A group of Senate Republicans offered a bill Thursday they said would prevent Congress from spending surplus Social Security taxes (search) — and increase the reported federal budget deficit by tens of billions of dollars.

Sen. Jim DeMint (search), R-S.C., said the measure is the first step toward overhauling the Depression-era program and addresses one of the primary concerns that people raised during a series of town hall meetings across the country this year.

In effect, the bill would take the surplus revenues — projected at about $170 billion this year — and credit them proportionally into retirement accounts in the name of workers paying Social Security taxes. Initially the credit would be in the form of a marketable Treasury bond.

While that would create an inheritable nest egg for workers and also pay a share of their future retirement benefits, it would balloon the size of the budget deficit because the government would no longer count the Social Security surplus as an asset.

This year, for example, a projected deficit of about $370 billion would increase to about $540 billion, based on projections by the nonpartisan Congressional Budget Office. Lawmakers differed in their estimates of the amount of money involved.

"The Social Security trust fund has become a secret slush fund for Congress," DeMint said as he introduced his bill along with fellow Republican Sens. Rick Santorum of Pennsylvania, Lindsey Graham of South Carolina, Tom Coburn of Oklahoma and Mike Crapo of Idaho. "It's time to restore honesty and integrity to this process."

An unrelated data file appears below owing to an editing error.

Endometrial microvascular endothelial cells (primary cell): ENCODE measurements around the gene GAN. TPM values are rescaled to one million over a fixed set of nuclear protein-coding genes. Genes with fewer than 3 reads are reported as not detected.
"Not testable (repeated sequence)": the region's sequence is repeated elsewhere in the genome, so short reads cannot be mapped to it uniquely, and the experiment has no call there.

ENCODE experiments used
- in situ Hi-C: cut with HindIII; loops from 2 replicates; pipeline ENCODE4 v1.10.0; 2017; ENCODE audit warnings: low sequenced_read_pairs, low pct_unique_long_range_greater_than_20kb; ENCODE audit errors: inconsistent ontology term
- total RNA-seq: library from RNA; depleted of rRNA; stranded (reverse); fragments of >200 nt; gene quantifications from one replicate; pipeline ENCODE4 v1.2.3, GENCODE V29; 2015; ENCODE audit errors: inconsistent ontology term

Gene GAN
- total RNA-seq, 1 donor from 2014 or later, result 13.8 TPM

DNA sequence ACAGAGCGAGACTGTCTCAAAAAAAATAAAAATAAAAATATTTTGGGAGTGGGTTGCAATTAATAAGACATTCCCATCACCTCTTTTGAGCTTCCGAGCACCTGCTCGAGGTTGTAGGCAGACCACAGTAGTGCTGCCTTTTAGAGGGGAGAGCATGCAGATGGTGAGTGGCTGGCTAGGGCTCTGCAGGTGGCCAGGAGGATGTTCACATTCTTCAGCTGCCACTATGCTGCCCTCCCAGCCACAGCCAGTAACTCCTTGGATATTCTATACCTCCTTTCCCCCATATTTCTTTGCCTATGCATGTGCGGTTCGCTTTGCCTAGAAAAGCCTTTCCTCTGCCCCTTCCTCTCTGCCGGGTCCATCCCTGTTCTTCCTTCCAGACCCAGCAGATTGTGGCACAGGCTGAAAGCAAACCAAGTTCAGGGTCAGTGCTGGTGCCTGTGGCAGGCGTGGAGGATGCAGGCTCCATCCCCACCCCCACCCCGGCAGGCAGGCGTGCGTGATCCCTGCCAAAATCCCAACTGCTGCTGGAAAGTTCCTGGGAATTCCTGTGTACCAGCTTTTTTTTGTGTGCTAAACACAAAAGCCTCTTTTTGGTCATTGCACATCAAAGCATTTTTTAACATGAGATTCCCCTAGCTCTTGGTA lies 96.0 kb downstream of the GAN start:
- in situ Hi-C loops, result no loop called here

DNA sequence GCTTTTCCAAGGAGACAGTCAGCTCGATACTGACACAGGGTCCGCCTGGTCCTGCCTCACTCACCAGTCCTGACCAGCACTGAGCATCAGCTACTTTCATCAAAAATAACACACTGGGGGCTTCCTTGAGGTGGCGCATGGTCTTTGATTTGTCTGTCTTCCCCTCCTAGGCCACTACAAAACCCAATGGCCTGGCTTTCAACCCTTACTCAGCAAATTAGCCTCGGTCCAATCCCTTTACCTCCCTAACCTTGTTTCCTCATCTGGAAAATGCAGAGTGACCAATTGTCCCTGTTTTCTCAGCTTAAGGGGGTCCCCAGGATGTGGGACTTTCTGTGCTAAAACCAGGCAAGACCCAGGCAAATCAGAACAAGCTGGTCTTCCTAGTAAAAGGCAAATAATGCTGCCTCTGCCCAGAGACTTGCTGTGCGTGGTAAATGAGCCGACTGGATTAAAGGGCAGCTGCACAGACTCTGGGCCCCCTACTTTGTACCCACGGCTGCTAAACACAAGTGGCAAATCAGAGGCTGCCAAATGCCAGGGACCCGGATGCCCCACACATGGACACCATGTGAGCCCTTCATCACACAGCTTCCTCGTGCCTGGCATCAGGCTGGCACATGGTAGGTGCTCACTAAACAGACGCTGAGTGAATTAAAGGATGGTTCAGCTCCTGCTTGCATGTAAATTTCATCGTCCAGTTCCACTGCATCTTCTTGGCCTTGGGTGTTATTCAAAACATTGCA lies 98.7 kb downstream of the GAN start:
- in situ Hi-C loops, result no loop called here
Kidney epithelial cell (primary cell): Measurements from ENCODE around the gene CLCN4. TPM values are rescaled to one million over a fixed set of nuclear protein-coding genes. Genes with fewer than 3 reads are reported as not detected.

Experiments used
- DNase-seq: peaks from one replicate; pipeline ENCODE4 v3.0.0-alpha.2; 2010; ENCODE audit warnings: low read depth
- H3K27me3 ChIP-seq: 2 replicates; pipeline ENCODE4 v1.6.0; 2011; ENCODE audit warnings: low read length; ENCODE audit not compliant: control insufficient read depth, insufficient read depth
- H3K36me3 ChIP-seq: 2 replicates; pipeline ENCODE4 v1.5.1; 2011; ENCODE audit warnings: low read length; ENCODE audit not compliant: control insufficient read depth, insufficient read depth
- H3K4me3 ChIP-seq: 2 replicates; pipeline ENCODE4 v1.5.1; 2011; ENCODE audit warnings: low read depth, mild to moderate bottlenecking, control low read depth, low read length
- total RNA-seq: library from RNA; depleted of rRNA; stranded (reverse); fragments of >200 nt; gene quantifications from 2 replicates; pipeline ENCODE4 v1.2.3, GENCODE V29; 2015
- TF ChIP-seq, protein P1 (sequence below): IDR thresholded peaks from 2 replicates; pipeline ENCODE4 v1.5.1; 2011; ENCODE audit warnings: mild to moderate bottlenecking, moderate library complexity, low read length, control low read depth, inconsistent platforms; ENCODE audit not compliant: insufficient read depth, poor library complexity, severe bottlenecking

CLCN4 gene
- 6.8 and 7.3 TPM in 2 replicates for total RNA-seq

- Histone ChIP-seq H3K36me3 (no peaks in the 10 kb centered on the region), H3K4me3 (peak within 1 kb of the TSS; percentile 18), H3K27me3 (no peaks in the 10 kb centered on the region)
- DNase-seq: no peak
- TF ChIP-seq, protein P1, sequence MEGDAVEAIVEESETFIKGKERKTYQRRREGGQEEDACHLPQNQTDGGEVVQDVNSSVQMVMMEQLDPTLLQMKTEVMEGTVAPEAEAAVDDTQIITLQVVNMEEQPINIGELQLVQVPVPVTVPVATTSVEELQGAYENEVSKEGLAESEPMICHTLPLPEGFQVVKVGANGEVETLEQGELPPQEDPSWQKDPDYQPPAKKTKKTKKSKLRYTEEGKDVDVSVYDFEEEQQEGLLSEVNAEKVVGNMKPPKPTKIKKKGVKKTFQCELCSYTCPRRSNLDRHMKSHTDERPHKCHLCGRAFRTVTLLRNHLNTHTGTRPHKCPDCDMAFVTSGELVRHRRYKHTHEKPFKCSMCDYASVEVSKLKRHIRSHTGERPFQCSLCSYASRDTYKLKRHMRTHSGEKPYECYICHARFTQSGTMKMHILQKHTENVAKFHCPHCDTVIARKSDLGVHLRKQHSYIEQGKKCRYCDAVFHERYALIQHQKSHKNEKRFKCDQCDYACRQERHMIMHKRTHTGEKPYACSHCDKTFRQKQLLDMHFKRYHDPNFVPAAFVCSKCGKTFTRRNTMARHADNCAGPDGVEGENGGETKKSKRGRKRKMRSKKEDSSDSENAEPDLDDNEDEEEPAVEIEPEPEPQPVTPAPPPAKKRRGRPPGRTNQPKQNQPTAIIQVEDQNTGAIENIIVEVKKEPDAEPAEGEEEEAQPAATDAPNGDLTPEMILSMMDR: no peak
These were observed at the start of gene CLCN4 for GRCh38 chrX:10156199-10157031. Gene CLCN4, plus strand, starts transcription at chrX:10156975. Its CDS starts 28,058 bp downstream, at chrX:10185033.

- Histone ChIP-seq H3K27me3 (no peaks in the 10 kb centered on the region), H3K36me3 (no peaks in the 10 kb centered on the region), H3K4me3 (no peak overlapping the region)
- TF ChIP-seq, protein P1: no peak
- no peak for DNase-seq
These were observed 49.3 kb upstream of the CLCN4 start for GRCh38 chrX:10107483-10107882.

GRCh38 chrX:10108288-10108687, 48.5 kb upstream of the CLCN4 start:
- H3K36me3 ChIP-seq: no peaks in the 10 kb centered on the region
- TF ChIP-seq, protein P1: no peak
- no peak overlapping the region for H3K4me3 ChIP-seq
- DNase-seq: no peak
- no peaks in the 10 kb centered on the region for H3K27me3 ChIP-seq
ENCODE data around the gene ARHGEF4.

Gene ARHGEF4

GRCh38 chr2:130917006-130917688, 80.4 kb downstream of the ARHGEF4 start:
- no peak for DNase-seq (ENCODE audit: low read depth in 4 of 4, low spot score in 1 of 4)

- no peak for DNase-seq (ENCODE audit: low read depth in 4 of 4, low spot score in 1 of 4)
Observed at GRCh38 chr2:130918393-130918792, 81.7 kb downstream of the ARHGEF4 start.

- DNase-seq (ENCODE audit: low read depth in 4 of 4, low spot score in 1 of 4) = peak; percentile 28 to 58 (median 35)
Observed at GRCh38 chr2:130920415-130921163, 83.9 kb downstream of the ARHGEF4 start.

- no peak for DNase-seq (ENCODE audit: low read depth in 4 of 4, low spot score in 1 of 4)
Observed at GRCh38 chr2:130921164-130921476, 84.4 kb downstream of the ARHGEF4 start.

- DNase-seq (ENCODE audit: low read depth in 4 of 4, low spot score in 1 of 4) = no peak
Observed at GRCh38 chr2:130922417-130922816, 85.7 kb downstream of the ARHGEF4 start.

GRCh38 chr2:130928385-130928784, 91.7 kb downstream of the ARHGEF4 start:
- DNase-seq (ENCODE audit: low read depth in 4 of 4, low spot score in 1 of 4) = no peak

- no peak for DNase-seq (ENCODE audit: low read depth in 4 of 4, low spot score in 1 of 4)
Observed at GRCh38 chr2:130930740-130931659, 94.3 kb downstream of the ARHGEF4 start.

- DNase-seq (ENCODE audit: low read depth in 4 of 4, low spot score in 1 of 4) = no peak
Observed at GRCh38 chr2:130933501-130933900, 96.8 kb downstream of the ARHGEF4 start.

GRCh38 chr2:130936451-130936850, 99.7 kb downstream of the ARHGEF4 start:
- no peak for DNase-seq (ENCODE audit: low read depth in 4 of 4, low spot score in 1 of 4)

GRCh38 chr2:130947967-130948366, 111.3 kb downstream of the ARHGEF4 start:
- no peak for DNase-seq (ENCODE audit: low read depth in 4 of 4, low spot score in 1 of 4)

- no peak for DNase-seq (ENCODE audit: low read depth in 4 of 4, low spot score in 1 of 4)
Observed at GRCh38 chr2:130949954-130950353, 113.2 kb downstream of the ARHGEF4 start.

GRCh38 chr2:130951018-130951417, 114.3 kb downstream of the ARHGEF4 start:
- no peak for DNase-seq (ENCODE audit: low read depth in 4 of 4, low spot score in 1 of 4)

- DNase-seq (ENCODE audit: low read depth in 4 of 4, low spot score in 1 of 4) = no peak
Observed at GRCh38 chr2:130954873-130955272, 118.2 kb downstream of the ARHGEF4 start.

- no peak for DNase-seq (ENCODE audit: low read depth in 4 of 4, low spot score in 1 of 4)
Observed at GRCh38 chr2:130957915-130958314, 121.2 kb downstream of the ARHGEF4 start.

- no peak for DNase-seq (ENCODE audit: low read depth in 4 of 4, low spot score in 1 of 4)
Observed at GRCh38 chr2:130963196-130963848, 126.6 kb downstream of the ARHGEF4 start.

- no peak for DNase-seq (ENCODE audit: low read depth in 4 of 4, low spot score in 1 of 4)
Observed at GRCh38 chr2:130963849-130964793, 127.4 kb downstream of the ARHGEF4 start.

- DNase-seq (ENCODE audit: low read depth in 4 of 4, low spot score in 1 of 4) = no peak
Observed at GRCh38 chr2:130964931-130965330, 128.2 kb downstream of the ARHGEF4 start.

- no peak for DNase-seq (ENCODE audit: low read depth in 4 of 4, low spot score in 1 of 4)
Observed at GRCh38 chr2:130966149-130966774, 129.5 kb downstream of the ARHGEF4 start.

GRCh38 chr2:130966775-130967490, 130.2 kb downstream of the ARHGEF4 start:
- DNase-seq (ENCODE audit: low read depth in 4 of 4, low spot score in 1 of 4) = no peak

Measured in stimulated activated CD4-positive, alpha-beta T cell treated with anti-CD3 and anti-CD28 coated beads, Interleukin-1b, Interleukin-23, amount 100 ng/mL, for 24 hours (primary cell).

The announcement came as Republicans sought to regain momentum for retooling Social Security. Democrats have declared the initiative dead for the year and polls show no groundswell of support for the president's Social Security ideas.

Undaunted, President Bush continued to push his plan by appearing Thursday at a high school outside Washington with Ben Stein (search), a financial commentator and former host of the television show "Win Ben Stein's Money."

"We're going to keep working it, keep working it," Bush said, urging lawmakers to confront the controversial issue even though some face re-election next year.

"What I'm not going to listen to is this partisan bickering in Washington," Bush said.

Republican Reps. Jim McCrery of Louisiana, Clay Shaw of Florida, Sam Johnson of Texas and Paul Ryan of Wisconsin announced Wednesday they were drafting a bill that would wall off the surplus payroll tax revenues Social Security is slated to receive until 2017. They propose transforming general IOUs — which the government places in Parkersburg, W.Va., as the money is spent on other government programs — into personal IOUs for each of the 110 million Americans who pay taxes into the program.

"The American people believe that there is something out there in West Virginia with their names on it," Shaw said during a news conference. "There is not now — but there will be if we pass this bill."

While the federal government would continue to spend the surplus tax money, the individual accounts would bear marketable Treasury bonds that give American workers a sense of ownership over their retirement money, as well as an inheritable asset should they die before they stop working, the congressmen said.

The government would continue to spend the excess revenues, a new bureaucracy would be required and the government's debt would still increase. Democrats said the plan was little different from Bush's call for personal savings accounts funded with a portion of the payroll taxes workers pay each year.

"They can twist themselves into any pretzel shape they want," said Sen. Charles Schumer, D-N.Y. "As long as privatization is on the table, there will be no compromise on Social Security."

Rep. Richard Neal, D-Mass., a member of the House Ways and Means Committee, said: "I've been consistent and faithful to the idea that we shouldn't spend the Social Security surplus on other initiatives. But it strikes me as being disingenuous that you can rip out of the budget almost $2 trillion in tax cuts over the next decade and then say that Social Security is in crisis."